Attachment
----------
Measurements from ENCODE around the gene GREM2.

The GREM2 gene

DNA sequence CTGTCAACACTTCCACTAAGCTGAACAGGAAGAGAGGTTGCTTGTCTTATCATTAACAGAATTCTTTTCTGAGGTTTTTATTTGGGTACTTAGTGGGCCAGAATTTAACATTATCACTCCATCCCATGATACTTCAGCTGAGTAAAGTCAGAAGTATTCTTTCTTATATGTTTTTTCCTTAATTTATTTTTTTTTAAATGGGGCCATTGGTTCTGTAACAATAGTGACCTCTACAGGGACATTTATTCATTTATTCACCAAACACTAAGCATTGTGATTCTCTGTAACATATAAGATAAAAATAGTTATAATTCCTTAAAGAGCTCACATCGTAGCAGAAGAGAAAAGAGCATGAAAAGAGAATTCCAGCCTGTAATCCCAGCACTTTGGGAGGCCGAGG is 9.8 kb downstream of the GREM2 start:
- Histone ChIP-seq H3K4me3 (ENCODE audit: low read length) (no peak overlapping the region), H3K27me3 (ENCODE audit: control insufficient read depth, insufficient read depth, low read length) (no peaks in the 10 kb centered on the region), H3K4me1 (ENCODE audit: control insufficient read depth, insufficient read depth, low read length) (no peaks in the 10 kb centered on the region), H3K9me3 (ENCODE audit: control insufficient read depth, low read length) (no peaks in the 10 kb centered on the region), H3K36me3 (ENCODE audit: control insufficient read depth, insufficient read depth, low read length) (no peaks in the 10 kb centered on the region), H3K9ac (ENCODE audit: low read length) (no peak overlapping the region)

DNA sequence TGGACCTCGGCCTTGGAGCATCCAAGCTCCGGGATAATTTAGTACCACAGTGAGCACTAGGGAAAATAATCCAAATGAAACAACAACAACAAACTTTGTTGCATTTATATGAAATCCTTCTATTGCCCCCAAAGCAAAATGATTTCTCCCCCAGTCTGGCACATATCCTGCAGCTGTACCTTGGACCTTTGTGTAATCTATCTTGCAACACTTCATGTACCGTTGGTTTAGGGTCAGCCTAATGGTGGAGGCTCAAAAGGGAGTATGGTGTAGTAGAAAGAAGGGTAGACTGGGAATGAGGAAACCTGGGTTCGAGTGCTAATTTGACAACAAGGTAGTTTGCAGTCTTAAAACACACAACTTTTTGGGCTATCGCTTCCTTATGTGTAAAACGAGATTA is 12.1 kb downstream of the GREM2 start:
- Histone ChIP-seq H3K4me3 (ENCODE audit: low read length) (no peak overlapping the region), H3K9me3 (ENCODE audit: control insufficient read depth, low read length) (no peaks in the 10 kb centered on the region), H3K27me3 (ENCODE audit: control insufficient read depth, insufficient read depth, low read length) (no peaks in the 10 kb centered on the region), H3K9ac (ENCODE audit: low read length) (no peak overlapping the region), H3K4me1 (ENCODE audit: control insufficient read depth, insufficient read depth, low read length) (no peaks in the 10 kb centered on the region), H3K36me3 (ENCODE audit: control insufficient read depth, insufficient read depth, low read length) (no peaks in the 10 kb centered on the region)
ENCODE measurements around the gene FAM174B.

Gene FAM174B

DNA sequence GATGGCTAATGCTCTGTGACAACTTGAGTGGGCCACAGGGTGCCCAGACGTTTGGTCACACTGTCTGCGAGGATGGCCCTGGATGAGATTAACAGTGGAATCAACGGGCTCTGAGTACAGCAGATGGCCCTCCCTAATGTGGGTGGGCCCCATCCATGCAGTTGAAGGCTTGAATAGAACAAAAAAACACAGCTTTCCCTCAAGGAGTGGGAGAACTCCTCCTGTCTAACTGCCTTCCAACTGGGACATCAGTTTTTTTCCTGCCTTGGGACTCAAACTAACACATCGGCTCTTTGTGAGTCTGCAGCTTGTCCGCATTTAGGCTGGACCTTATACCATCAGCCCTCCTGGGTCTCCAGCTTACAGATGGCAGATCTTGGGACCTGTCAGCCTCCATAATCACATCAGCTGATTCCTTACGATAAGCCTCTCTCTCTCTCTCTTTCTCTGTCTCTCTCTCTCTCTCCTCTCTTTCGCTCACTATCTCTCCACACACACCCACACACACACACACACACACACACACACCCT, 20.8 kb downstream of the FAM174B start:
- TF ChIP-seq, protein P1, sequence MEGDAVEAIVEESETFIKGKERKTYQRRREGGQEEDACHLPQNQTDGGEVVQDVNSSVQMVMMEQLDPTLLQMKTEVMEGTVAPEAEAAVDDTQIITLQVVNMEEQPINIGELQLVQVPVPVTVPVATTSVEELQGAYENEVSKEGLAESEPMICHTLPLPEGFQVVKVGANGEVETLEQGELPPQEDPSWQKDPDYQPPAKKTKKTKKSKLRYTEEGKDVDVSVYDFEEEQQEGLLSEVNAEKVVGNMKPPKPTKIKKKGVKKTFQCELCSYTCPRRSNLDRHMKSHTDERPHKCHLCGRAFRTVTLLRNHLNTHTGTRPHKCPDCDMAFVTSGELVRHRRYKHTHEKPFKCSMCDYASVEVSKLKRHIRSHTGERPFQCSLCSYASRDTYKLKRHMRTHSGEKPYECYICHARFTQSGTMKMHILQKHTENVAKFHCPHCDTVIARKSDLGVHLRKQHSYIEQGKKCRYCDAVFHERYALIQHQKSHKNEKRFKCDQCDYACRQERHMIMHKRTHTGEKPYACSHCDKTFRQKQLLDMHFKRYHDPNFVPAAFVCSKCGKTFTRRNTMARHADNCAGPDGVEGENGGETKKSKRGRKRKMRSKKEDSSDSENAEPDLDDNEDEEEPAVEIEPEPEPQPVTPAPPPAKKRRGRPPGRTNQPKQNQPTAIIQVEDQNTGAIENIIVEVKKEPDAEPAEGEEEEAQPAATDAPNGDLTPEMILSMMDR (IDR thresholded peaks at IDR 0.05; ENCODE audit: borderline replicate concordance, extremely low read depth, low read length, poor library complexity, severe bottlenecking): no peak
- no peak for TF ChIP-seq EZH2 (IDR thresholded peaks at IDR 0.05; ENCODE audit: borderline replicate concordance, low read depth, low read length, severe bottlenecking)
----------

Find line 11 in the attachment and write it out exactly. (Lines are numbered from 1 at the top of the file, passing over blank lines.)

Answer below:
- no peak for TF ChIP-seq EZH2 (IDR thresholded peaks at IDR 0.05; ENCODE audit: borderline replicate concordance, low read depth, low read length, severe bottlenecking)